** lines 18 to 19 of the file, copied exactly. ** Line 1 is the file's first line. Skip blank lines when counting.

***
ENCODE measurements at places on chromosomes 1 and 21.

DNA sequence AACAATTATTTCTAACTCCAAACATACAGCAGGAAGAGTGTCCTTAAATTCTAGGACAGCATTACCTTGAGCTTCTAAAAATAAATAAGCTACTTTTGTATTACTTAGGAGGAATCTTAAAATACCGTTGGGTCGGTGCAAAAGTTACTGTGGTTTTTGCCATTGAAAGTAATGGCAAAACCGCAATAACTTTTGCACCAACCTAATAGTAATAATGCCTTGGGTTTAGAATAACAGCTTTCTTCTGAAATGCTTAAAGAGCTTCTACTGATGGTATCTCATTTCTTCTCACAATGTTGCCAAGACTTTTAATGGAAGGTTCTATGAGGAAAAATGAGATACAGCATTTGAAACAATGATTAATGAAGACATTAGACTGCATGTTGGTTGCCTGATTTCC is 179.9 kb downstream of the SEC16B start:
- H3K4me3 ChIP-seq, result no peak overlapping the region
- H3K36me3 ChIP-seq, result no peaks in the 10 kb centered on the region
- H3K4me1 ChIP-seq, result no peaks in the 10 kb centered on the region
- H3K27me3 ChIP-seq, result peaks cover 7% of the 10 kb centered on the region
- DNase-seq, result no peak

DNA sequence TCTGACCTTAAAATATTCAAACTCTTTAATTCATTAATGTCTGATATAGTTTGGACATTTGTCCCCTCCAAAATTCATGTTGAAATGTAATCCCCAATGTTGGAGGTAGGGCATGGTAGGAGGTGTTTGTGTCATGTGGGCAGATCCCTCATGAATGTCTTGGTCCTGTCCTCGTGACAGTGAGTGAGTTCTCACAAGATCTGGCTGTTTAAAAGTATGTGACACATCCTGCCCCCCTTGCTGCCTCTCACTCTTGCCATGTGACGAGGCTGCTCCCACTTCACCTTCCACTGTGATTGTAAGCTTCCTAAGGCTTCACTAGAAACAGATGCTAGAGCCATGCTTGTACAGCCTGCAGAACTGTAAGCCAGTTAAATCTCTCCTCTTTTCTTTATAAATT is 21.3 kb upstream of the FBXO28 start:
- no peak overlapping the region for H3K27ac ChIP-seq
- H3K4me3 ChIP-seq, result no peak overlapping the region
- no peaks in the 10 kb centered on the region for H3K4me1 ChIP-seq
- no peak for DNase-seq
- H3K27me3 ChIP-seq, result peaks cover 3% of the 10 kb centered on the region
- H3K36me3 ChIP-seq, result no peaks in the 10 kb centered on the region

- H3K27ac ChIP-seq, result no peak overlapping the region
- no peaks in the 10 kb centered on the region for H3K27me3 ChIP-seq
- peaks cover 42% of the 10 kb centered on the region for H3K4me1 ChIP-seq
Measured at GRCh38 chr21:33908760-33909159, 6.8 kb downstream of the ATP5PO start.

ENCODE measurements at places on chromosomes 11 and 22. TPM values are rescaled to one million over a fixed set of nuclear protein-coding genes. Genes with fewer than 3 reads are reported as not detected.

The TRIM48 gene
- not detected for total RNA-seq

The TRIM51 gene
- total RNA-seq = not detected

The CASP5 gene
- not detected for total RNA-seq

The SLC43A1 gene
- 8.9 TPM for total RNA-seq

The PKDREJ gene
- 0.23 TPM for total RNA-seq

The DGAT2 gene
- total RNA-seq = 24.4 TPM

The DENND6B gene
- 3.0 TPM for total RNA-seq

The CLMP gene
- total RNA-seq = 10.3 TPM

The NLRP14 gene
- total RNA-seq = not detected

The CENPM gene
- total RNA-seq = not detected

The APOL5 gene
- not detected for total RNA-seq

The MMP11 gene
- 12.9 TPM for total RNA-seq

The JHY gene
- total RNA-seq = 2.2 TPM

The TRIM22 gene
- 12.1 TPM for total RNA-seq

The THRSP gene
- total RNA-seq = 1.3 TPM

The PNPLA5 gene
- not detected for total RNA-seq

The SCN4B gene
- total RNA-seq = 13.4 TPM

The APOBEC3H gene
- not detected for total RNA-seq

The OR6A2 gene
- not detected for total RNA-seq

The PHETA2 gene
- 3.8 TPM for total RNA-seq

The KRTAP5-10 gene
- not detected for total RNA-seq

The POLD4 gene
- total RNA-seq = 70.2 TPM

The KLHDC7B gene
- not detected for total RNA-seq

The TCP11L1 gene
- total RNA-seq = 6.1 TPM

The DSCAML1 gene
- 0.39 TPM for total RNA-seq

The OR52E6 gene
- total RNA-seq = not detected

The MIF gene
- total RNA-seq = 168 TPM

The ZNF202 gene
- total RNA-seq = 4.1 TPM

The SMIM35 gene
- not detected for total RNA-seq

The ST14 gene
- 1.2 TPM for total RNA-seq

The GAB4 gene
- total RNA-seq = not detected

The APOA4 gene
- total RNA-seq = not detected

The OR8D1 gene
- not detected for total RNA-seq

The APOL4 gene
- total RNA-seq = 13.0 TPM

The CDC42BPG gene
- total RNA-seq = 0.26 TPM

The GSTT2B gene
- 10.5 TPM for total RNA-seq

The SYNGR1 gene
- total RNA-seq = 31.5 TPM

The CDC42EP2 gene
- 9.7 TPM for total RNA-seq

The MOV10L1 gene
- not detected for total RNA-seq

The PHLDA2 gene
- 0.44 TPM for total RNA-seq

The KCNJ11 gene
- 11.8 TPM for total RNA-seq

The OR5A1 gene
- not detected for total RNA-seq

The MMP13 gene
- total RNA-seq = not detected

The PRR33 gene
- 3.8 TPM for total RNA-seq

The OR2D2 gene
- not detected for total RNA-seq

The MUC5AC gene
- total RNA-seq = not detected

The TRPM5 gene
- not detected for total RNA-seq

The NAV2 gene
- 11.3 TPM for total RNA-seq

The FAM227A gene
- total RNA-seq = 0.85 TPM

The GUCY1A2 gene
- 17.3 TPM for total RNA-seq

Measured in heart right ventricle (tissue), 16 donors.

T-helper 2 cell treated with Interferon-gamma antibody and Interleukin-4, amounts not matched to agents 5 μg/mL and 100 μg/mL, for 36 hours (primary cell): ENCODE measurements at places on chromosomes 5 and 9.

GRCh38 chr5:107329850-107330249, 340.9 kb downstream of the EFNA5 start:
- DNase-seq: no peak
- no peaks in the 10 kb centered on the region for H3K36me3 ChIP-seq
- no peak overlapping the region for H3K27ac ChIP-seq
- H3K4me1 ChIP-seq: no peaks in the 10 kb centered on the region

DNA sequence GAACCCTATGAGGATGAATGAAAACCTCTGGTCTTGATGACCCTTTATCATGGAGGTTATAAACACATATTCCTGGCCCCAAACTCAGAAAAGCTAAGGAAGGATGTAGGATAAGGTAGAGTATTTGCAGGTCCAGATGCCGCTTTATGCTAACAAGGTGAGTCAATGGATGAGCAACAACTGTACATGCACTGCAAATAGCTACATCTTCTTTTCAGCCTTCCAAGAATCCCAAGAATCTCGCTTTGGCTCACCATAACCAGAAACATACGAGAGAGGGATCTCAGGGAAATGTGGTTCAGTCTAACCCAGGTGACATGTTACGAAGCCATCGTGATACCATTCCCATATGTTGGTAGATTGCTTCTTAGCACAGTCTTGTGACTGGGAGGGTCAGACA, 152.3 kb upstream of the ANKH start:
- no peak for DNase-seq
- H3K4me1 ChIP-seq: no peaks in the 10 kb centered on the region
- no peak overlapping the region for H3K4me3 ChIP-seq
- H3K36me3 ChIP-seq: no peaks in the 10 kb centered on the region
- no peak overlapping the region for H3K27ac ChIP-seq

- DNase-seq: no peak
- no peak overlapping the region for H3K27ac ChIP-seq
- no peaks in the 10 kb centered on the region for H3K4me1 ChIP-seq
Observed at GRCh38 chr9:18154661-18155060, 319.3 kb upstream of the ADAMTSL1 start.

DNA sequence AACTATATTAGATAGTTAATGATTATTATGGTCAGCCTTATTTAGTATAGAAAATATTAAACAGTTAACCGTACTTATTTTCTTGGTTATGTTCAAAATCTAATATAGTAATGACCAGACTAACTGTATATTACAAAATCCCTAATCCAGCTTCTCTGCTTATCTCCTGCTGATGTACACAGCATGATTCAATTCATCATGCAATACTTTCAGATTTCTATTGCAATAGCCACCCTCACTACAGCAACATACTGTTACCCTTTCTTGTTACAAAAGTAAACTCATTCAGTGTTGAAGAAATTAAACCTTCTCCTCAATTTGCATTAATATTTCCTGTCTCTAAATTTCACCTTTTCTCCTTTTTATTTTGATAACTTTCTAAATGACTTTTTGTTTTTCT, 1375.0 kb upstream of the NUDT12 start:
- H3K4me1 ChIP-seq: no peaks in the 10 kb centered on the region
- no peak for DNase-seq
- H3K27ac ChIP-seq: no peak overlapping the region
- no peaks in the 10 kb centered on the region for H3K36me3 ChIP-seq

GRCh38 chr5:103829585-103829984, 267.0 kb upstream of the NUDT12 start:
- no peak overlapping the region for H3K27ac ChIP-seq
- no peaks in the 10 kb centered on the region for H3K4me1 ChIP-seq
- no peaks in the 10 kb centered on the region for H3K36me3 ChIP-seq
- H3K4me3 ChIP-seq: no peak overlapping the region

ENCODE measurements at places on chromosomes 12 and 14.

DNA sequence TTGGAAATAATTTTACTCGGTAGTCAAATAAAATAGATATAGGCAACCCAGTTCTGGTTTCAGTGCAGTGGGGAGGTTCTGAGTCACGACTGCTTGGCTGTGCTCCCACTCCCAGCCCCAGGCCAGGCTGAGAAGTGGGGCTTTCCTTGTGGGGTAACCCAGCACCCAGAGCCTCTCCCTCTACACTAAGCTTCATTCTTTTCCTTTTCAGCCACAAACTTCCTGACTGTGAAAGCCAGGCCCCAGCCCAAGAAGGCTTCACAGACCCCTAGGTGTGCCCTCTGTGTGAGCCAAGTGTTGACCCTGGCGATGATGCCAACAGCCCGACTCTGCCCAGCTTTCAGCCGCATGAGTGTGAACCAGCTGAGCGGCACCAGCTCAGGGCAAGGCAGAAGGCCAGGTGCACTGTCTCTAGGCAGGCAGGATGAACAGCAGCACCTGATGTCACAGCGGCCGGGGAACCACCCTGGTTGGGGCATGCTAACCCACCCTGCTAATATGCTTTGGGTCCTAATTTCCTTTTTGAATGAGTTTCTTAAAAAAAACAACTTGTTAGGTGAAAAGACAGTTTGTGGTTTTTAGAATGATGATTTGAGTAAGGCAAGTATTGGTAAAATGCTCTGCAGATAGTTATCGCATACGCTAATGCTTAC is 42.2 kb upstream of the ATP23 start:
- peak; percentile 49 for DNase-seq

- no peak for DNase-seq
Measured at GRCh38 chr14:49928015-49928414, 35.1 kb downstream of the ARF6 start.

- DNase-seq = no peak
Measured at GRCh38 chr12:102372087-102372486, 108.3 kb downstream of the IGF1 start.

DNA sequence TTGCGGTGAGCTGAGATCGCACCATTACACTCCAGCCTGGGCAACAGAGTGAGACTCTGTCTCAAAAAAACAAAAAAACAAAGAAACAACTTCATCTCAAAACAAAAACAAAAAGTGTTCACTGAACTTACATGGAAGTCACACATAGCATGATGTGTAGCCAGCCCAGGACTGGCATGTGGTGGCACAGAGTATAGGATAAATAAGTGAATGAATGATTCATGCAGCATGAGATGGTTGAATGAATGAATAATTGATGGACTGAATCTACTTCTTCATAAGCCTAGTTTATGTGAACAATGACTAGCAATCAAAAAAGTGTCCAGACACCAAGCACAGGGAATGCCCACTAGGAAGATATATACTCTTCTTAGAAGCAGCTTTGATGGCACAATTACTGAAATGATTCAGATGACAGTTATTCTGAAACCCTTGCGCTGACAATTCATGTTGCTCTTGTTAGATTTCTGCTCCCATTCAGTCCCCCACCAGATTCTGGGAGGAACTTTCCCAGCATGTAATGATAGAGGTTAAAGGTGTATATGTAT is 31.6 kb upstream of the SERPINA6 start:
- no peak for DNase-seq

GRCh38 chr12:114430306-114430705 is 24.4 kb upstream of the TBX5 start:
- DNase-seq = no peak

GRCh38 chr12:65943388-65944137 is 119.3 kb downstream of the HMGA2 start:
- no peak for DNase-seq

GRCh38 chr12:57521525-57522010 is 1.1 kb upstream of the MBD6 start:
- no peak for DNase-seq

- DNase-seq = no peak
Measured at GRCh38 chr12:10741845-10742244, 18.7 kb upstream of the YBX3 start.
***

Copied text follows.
Measured at GRCh38 chr21:33908760-33909159, 6.8 kb downstream of the ATP5PO start.

ENCODE measurements at places on chromosomes 11 and 22. TPM values are rescaled to one million over a fixed set of nuclear protein-coding genes. Genes with fewer than 3 reads are reported as not detected.